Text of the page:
NCC 120: Information Research Strategies
Tuesday/Thursday, February 5– March 12, 2013
Instructor: F. Elizabeth Nicholson
Hours: 8:00 a.m. - 5:00 p.m. Mondays - Fridays
Phone: 637-5707; E-mail: firstname.lastname@example.org
Course Description: This course guides students in becoming life-long learners and effective & efficient users of information. Students who take this course will develop the ability to recognize a need for information, efficiently locate information relevant to the need, critically evaluate information, select the most authoritative resources, and effectively communicate that information to accomplish an identified purpose. Students will be able to build upon existing skills and understandings to advance their abilities to draw upon new information in ethically-informed and resourceful ways.
Course Objectives: Upon successful completion of this course, students will have developed a basic mastery of the Association of College & Research Libraries’ five Information Literacy Standards for Higher Education:
1. The information literate student determines the nature and extent of the information needed.
2. The information literate student accesses needed information effectively and efficiently.
3. The information literate student evaluates information and its sources critically and incorporates selected information into his or her knowledge base and value system.
4. The information literate student, individually or as a member of a group, uses information effectively to accomplish a specific purpose.
5. The information literate student understands many of the economic, legal and social issues surrounding the use of information and accesses and uses information ethically and legally.
Textbooks: You are not required to buy a textbook. We will be using William Badke’s Research Strategies: Finding Your Way Through the Information Fog, which is on reserve at the Information Services Desk. You may also consult The Filter Bubble: What the Internet Is Hiding from You, which is also at the Information Services Desk.
Attendance: Since this is a hands-on class relying heavily on in-class activities, attendance is required. All of the assignments are based on in-class activities. Especially since this is only a five week course, students should attend all sessions, be on time, and stay until the class is over. If it is completely unavoidable that you miss class, it is your responsibility to find out what was covered and make the work up. In order to be granted an excused absence, you must provide me with supporting evidence that conditions were clearly beyond your control (personal illness, death or serious illness of immediate family member). You must notify me before 10:00 a.m. the day you are absent. I retain the right to judge whether the documentation you provide merits an excused absence.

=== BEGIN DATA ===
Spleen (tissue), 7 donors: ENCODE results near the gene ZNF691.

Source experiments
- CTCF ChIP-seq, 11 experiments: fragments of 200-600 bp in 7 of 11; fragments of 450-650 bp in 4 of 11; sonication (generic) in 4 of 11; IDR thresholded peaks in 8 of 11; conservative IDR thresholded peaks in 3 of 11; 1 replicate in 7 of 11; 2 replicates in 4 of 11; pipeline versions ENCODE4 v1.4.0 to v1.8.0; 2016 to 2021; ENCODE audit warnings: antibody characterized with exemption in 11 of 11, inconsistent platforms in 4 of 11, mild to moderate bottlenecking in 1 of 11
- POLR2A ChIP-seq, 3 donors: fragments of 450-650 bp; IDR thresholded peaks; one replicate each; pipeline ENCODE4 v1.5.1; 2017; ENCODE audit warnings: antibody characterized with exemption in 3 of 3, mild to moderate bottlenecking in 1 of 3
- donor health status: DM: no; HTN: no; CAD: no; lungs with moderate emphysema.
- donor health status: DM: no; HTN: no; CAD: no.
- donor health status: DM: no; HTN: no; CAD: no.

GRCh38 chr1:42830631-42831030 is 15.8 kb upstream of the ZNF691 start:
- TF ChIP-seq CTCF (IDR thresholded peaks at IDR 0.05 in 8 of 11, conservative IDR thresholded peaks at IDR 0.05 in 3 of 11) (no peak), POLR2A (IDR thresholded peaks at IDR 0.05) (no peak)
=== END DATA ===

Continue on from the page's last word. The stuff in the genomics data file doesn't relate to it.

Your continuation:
Missed Class Work: Each in-class exercise is worth 10 points. If you are absent, you will not get credit for the exercise. NO EXCEPTIONS.
Assignments: All late assignments will automatically be lowered by one letter grade.
Quizzes: At the beginning of every class you will be given a one question quiz on some aspect of your reading for that day. If you are late or absent, you will not be able to take the quiz. NO EXCEPTIONS. Each question is worth 5 points.
Please turn off phones and pagers before entering class. Because this class is taught in a computer lab, the temptation to engage in chat, instant messaging, email, online games, etc. is great. You are here to learn. Only computer activities that you have been instructed to engage in will be permitted.
Session 1 - February 5 Introduction; The Information Cycle
Session 2 - February 7 The Filter Bubble; Choosing a topic/Topic Development; Organization of Information
Sesson 3 - February 12 Research Strategies; Developing a working knowledge of you topic.
Session 4 - February 14 Research Strategies; Developing a working knowledge of you topic continued.
Session 5 - February 19 Finding and evaluating books, primary sources, subject headings
Session 6 - February 21 Finding and evaluating books continued
Session 7 - February 26 Finding and evaluating articles
Session 8 - February 28 Finding and evaluating articles continued
Session 9 - March 5 Finding and evaluating websites
Session 10 - March 7 Intellectual Property, Copyright, Plagiarism, Censorship/Banned Books, Intellectual Freedom
Final: 10:00 March 12 Final
All textbooks are on Reserve at the Information Services Desk with a 2 hour loan period.